THOUGH I HAD NOT SEEN THEM for years, my memories of them were just as vivid today as they were back then. I was downsizing my living space and came upon a couple of shelves in the basement that were filled with toys. Some were in their original packaging while others were sealed in plastic bags or bins. They brought a smile to my face as I had to stop my packing and look at each one. There was a boxed game where the players had to pick 5 letters and 5 categories. Writing each one down on a mini-spreadsheet, letters going vertically down and categories across horizontally, the players would be timed as they had to fill in as many spaces as they could within the time frame. This was my favorite game outside of word games. There was a toy on the shelf that I remember getting at the same time as a cousin of mine. It was a moving track, like a miniature moving sidewalk, where I would have to steer a magnetic car through obstacles that would pop up on the revolving track. Each toy I took off the shelf provided me a fond memory; I was not sure if I could part with any of them. IT IS FUNNY HOW FOR MANY of us a toy or stuffed animal can have an influence on our life’s path. I remember playing this word game with a relative, where there was a group of dice that had letters instead of numbers on them. They would be shaken around inside a plastic cube until they settled into spaces set out like a tick tack toe graph. We would turn the timer over to start, then come up with as many words as we could using the letters showing; but, having to only connect the letters down or up and side to side, nothing diagonal. It was this early game that started my love of reading and writing. There was also a babysitter of mine who each time she sat for me would bring me a stuffed animal. I am convinced that menagerie started my affection and first educational direction for animals. Let me say at one time I had almost 2 dozen stuffed animals sleeping with me; I could barely move in the bed. Now it has been many years since I played with toys and stuffed animals; but I must tell you, I was pleasantly surprised seeing the familiar characters again in this latest installment of the animated, adventure franchise. WITH A COUPLE OF DISCARDED ITEMS and a little imagination Bonnie, voiced by Madeleine McGraw (American Sniper, Ant-Man and the Wasp), created a new toy for herself. The problem was convincing this new addition that he belonged in her toy collection; something Woody, voiced by Tom Hanks (The Post, Sully), thought he could fix. With Tim Allen (3 Geezers!, Last Man Standing-TV) voicing Buzz Lightyear, Tony Hale (Stranger than Fiction, American Ultra ) voicing Forky and Annie Potts (Ghostbusters, Pretty in Pink) voicing Bo Peep; this film was one of the few sequels I have seen that maintained the high standards of its previous movies. The animation was outstanding, and the humor was appropriate and relevant for both children and adults. Also, the story was thoughtful and cleverly laid out to take adult type themes and present them in such a way that was easy for kids to digest. I experienced a variety of feelings from excitement to tension to love; each expertly fitted into the script without overpowering one another. The movie studio did a wonderful job in keeping the integrity intact for this beloved film franchise. I may never get rid of my toys now. There were 4 extra scenes during the 1sthalf of the credits.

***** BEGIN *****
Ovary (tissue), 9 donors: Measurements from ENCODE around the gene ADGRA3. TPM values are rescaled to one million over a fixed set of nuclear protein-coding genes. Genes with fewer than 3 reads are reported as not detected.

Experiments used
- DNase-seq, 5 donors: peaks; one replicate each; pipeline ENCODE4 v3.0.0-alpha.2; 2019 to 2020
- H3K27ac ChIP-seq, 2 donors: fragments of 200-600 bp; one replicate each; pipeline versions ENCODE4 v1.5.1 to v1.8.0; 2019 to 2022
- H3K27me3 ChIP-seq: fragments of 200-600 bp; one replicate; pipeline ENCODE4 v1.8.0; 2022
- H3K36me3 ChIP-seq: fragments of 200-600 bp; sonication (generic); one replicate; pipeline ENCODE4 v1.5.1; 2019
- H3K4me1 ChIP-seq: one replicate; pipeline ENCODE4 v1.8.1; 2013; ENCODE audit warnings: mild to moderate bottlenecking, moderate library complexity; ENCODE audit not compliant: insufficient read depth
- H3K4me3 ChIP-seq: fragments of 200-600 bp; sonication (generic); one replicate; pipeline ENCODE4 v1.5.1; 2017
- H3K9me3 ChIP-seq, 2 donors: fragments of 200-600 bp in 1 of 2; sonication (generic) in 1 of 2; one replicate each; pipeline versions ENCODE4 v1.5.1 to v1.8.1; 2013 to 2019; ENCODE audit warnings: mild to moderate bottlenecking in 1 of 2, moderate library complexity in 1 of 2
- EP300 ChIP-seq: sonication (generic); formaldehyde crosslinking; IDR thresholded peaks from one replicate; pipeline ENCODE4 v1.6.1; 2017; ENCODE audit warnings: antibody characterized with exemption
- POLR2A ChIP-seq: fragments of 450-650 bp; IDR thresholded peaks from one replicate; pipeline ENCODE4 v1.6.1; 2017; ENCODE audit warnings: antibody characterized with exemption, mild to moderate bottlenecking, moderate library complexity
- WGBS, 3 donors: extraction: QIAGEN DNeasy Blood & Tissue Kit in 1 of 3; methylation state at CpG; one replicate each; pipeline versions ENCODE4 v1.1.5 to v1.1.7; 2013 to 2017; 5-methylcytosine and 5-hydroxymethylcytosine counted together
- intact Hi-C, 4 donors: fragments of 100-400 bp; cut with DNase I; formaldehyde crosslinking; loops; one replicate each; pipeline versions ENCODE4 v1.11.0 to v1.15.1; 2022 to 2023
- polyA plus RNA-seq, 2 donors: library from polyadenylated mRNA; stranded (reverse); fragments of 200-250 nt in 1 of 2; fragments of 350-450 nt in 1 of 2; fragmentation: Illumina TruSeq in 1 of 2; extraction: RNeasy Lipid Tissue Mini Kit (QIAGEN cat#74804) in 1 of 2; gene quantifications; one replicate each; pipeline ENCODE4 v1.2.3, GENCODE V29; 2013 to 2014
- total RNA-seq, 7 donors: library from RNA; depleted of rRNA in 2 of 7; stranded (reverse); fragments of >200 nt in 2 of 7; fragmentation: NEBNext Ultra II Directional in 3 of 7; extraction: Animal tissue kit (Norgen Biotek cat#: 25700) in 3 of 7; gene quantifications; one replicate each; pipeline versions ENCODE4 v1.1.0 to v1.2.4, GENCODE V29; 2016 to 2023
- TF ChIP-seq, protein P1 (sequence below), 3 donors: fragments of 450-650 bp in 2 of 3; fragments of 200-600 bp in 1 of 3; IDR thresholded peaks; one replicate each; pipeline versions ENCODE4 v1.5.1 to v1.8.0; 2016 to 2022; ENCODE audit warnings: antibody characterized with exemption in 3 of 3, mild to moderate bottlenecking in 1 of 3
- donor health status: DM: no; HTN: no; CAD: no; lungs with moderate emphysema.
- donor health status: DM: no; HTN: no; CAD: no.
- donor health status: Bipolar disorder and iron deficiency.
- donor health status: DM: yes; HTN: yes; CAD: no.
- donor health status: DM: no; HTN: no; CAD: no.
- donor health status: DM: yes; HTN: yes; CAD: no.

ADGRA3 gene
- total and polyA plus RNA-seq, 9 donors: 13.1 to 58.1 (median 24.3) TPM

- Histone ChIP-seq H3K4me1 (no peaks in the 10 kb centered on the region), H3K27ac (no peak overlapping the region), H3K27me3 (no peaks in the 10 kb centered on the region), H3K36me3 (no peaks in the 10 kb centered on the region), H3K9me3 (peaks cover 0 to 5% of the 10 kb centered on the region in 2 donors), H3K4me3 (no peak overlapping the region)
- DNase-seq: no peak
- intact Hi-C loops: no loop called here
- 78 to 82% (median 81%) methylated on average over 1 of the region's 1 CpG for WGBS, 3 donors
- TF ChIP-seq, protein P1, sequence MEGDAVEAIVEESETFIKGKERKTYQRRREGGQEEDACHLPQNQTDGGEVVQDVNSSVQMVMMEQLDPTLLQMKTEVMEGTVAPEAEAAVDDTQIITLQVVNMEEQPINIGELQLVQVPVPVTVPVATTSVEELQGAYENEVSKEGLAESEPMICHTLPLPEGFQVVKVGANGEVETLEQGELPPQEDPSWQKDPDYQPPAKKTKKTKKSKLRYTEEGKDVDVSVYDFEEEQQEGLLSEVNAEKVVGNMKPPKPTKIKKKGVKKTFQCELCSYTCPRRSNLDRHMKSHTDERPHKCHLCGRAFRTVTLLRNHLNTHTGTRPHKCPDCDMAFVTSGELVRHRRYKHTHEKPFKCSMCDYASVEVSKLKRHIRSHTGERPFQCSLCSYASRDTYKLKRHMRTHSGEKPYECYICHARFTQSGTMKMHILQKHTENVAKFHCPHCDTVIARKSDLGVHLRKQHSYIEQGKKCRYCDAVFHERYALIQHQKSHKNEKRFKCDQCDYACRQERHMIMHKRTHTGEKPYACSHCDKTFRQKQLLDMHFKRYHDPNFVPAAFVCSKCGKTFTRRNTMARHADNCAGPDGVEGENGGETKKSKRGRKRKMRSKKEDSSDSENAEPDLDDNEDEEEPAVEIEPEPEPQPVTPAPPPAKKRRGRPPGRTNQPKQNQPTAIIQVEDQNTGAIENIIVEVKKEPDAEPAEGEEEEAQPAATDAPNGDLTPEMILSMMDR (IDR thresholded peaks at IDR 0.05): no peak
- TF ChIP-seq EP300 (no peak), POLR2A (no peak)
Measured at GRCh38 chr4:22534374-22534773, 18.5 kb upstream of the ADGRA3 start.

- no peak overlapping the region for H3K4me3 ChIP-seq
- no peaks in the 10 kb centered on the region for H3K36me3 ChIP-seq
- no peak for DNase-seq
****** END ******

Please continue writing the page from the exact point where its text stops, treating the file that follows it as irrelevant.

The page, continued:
3 ½ stars